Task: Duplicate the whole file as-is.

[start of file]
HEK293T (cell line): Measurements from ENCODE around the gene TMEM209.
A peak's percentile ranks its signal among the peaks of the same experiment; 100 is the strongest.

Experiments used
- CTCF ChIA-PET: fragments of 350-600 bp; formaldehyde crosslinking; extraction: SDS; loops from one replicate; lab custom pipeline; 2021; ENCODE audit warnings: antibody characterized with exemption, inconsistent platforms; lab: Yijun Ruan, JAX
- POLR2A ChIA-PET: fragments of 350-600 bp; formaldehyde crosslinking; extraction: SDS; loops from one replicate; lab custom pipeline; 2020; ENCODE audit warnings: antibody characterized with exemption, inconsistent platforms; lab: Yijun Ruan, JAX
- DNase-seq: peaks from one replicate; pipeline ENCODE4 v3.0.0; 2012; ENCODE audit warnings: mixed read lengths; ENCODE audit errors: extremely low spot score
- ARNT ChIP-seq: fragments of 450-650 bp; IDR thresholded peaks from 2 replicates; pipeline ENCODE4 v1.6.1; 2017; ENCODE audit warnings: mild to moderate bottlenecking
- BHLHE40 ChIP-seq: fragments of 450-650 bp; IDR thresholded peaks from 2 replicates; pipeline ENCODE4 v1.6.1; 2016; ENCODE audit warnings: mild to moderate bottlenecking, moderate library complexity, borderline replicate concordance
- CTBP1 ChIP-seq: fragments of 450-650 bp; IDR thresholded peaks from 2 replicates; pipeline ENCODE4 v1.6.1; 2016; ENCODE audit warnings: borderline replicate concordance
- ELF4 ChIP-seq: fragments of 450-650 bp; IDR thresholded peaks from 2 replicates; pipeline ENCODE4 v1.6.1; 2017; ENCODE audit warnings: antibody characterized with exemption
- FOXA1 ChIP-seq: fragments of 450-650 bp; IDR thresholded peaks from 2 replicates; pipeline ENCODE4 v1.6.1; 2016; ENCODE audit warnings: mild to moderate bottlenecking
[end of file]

HEK293T (cell line): Measurements from ENCODE around the gene TMEM209.
A peak's percentile ranks its signal among the peaks of the same experiment; 100 is the strongest.

Experiments used
- CTCF ChIA-PET: fragments of 350-600 bp; formaldehyde crosslinking; extraction: SDS; loops from one replicate; lab custom pipeline; 2021; ENCODE audit warnings: antibody characterized with exemption, inconsistent platforms; lab: Yijun Ruan, JAX
- POLR2A ChIA-PET: fragments of 350-600 bp; formaldehyde crosslinking; extraction: SDS; loops from one replicate; lab custom pipeline; 2020; ENCODE audit warnings: antibody characterized with exemption, inconsistent platforms; lab: Yijun Ruan, JAX
- DNase-seq: peaks from one replicate; pipeline ENCODE4 v3.0.0; 2012; ENCODE audit warnings: mixed read lengths; ENCODE audit errors: extremely low spot score
- ARNT ChIP-seq: fragments of 450-650 bp; IDR thresholded peaks from 2 replicates; pipeline ENCODE4 v1.6.1; 2017; ENCODE audit warnings: mild to moderate bottlenecking
- BHLHE40 ChIP-seq: fragments of 450-650 bp; IDR thresholded peaks from 2 replicates; pipeline ENCODE4 v1.6.1; 2016; ENCODE audit warnings: mild to moderate bottlenecking, moderate library complexity, borderline replicate concordance
- CTBP1 ChIP-seq: fragments of 450-650 bp; IDR thresholded peaks from 2 replicates; pipeline ENCODE4 v1.6.1; 2016; ENCODE audit warnings: borderline replicate concordance
- ELF4 ChIP-seq: fragments of 450-650 bp; IDR thresholded peaks from 2 replicates; pipeline ENCODE4 v1.6.1; 2017; ENCODE audit warnings: antibody characterized with exemption
- FOXA1 ChIP-seq: fragments of 450-650 bp; IDR thresholded peaks from 2 replicates; pipeline ENCODE4 v1.6.1; 2016; ENCODE audit warnings: mild to moderate bottlenecking